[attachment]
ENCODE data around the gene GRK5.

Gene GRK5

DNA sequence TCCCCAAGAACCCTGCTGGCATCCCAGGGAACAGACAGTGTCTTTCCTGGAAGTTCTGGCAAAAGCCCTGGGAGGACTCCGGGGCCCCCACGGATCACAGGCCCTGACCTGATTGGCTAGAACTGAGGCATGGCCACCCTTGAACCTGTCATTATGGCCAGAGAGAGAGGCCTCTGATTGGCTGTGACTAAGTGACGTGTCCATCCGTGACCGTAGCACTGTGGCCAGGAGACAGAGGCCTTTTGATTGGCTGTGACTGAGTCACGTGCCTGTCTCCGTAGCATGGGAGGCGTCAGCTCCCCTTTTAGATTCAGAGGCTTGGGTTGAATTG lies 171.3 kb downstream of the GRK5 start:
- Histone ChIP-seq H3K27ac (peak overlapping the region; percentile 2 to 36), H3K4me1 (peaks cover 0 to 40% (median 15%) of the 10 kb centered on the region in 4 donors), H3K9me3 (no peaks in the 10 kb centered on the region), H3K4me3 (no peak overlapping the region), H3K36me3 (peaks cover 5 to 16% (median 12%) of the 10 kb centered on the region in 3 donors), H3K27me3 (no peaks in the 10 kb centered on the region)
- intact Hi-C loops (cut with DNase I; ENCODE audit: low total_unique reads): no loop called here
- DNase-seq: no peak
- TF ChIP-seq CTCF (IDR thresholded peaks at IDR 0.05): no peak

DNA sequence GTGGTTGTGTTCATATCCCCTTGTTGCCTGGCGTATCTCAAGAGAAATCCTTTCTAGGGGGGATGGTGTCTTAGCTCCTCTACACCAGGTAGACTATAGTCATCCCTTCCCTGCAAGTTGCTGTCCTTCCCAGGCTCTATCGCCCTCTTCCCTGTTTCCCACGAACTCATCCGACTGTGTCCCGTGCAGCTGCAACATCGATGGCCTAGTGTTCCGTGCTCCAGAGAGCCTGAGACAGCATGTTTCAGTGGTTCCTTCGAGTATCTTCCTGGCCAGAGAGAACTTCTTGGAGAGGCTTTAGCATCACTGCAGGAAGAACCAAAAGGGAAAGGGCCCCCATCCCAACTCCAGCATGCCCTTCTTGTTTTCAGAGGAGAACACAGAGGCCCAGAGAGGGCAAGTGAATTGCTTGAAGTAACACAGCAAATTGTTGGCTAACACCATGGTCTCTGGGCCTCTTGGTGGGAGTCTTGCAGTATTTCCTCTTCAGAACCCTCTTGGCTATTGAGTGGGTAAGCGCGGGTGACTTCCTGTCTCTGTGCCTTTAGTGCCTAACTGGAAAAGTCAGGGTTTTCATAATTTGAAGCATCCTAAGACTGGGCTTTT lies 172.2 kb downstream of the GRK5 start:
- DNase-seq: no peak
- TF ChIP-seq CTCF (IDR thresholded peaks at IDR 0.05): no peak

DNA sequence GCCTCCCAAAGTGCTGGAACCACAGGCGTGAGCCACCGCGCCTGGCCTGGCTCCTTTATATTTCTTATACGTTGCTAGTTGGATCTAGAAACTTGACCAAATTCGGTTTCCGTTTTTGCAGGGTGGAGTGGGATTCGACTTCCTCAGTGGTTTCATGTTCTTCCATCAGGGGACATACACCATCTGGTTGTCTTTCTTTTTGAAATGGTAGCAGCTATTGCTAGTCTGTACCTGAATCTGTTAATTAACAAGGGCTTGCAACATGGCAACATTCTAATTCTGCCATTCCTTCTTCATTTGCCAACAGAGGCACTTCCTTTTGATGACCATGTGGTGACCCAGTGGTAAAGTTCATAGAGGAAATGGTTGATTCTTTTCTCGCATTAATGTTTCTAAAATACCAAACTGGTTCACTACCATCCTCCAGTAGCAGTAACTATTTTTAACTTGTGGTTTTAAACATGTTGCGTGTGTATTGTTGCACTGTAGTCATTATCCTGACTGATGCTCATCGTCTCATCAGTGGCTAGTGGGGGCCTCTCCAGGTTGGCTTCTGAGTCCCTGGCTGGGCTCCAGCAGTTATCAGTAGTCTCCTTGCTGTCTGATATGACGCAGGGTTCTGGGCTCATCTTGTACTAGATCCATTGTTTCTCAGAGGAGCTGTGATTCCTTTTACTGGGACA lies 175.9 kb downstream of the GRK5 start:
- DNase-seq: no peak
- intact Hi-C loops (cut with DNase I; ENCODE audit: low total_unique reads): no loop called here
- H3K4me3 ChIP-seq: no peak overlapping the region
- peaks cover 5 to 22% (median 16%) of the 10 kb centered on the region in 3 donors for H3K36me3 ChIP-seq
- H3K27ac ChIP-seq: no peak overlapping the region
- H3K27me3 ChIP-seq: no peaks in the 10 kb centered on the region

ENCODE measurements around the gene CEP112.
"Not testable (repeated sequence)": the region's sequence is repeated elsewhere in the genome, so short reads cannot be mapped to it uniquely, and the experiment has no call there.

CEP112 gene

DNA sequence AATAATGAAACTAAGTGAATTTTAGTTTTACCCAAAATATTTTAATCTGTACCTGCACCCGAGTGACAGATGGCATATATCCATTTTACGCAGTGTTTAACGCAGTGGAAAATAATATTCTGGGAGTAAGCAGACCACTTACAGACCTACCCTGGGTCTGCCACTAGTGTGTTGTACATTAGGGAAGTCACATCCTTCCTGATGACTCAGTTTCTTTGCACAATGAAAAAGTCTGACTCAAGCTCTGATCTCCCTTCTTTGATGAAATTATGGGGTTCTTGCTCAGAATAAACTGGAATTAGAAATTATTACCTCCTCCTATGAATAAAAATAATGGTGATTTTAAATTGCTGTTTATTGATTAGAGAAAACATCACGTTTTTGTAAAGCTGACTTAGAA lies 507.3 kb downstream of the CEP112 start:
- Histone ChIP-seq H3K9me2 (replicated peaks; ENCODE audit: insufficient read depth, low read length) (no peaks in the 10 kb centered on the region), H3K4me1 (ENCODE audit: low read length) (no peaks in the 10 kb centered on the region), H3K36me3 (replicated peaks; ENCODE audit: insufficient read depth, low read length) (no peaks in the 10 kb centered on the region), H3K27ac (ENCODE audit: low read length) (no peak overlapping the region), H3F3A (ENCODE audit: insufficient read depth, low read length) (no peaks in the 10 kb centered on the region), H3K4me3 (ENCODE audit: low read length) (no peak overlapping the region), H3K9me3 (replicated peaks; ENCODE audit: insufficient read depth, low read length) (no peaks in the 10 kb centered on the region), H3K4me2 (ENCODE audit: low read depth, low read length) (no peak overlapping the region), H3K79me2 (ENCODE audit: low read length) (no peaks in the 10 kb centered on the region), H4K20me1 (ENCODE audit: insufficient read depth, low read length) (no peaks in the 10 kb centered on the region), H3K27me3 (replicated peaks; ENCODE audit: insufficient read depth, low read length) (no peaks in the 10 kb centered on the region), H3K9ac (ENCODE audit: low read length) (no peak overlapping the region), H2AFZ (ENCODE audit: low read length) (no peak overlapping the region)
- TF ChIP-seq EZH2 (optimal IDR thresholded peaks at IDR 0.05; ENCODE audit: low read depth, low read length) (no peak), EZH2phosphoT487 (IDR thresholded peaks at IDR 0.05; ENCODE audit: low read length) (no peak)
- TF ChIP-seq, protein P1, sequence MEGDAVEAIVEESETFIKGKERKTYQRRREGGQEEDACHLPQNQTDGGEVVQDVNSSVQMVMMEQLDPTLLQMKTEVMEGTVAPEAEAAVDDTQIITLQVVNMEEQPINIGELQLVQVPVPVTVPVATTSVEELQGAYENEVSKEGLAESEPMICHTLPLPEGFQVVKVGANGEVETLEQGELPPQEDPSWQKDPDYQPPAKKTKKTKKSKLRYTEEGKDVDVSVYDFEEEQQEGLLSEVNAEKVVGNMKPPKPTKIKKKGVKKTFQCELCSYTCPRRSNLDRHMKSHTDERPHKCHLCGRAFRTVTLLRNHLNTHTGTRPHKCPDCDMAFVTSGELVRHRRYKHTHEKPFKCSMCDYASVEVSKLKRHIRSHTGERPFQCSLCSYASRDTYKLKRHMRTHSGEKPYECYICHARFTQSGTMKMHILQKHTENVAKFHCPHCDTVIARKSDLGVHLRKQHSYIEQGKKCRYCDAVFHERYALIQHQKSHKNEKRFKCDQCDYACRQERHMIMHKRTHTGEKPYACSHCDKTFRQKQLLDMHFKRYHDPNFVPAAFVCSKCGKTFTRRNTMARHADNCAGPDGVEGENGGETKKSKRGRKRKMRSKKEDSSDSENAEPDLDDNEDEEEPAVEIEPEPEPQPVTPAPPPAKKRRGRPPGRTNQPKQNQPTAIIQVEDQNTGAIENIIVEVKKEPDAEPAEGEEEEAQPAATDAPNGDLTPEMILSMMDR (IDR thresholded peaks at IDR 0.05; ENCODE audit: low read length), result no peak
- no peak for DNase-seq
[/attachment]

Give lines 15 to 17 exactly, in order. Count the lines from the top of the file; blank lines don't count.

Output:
- peaks cover 5 to 22% (median 16%) of the 10 kb centered on the region in 3 donors for H3K36me3 ChIP-seq
- H3K27ac ChIP-seq: no peak overlapping the region
- H3K27me3 ChIP-seq: no peaks in the 10 kb centered on the region